4. mildlymagnificent says

    Life is too short to waste any of it on Lindsay or CFI.

    So the only people and organisations worth supporting are those who instantaneously see the point and promptly jump in to publicly agree with you while those whose original lack of understanding and reluctance to change their view(point) are to be abandoned now and forever? You don’t see any value in encouraging or supporting people who change their behaviour or their views slowly or reluctantly or only after being hit by a clue by four?

    I hope you’re not a schoolteacher. Education would fail everyone at the first challenging hurdle if that was the standard.

  5. Martha says

    Hey, thanks so much for posting this, Ophelia!

    Upon re-reading it, I noticed a typo. The last sentence in the 5th paragraph should read: “How long it takes for that to happen depends a great deal on how much of the current movement is willing to get on board.” (Emphasis merely to make it easier to see what the typo is). When you have a moment, would you please fix that for me?

  6. Kelseigh says

    I’m still skeptical that the optimism voiced by so many people really has a firm foundation on the apology given. It’s too thin, comes off as too grudging, and was delivered after far too long a delay for me to have so much confidence in it.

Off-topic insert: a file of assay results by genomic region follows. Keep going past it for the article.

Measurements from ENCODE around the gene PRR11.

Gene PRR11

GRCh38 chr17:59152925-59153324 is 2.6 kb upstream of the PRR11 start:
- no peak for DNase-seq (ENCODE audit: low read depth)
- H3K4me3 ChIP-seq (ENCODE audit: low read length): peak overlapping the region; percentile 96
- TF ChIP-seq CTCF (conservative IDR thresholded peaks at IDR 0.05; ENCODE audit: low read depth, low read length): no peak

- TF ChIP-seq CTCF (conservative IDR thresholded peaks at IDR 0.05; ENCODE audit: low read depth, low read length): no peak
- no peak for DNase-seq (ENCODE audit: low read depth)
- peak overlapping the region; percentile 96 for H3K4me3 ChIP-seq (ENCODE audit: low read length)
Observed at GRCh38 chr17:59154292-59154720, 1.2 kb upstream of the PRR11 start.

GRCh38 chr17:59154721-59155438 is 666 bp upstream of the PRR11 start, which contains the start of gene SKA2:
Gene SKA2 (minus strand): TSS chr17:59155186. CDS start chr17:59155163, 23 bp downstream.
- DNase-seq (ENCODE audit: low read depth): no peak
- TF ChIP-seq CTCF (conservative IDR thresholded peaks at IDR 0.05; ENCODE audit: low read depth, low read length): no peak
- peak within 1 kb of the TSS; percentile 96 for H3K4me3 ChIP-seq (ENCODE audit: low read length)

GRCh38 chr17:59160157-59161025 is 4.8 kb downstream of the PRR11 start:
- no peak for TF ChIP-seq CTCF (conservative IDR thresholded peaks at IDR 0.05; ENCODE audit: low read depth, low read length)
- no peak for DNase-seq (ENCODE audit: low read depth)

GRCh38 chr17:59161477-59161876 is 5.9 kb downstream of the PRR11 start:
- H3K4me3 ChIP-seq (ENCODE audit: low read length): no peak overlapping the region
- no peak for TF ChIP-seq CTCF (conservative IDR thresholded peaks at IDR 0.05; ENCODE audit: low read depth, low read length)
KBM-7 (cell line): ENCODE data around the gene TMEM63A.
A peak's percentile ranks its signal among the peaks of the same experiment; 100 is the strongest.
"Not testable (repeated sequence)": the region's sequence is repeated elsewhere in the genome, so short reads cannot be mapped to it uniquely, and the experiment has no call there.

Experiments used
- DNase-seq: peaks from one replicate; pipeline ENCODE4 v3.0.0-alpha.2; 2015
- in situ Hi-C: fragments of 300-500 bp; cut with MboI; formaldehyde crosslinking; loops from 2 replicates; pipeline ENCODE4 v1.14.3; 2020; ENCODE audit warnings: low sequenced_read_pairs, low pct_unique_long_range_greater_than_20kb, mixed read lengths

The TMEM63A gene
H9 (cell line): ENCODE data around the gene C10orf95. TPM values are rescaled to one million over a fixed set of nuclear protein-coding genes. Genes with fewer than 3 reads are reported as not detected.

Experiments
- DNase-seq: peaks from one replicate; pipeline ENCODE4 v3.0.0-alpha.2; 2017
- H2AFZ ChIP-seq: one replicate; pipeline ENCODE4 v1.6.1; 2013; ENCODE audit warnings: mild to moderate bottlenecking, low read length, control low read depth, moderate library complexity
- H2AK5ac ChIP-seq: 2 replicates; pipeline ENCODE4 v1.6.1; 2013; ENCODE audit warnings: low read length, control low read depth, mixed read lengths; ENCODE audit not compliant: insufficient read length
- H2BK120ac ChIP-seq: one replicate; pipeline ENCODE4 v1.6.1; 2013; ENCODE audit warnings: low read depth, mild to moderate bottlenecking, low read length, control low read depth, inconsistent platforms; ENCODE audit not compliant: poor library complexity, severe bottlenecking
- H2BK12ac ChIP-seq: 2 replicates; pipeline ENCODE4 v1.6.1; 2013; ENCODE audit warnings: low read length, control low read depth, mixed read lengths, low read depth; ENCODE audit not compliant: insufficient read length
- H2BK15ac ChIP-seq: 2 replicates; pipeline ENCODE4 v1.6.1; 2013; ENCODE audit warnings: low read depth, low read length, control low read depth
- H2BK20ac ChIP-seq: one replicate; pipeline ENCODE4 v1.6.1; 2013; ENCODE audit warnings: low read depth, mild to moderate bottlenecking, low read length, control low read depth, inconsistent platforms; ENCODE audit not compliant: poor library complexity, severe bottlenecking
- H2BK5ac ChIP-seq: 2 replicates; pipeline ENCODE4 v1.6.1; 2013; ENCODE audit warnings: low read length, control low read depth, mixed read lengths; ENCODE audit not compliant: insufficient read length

After taking five steps back, one step forward is at least facing the right direction, but I’d hesitate to call it actual progress.

  7. karmacat says

    Mildly magnificent and arbor’s comments caused me to think about how to influence organizations. sometimes you can influence an organization by being a part of it. However, what can really motivate change is if an organization realizes they are losing money to another organization. The conclusion I have reached is that we need both methods of influence.

  8. Cow Sudder says

    Funny how you make no mention of the “hyperskeptcism” towards the claims made by women who are too afraid to voice opposition to Rebecca Watson, you, PZ, Stephanie, and various others, for fear of bullying and intimidation.

    EllenBeth has heard from these women personally. But hey, you’re just another form of bully. Further, your lies are being exposed right now on Ellen’s blog, where Stephanie made an ignorant and bigoted remark about autitstic people. Gotcha.

    PS – We have evidence you and others discussed the removal of Ron in the infamous “backchannel”.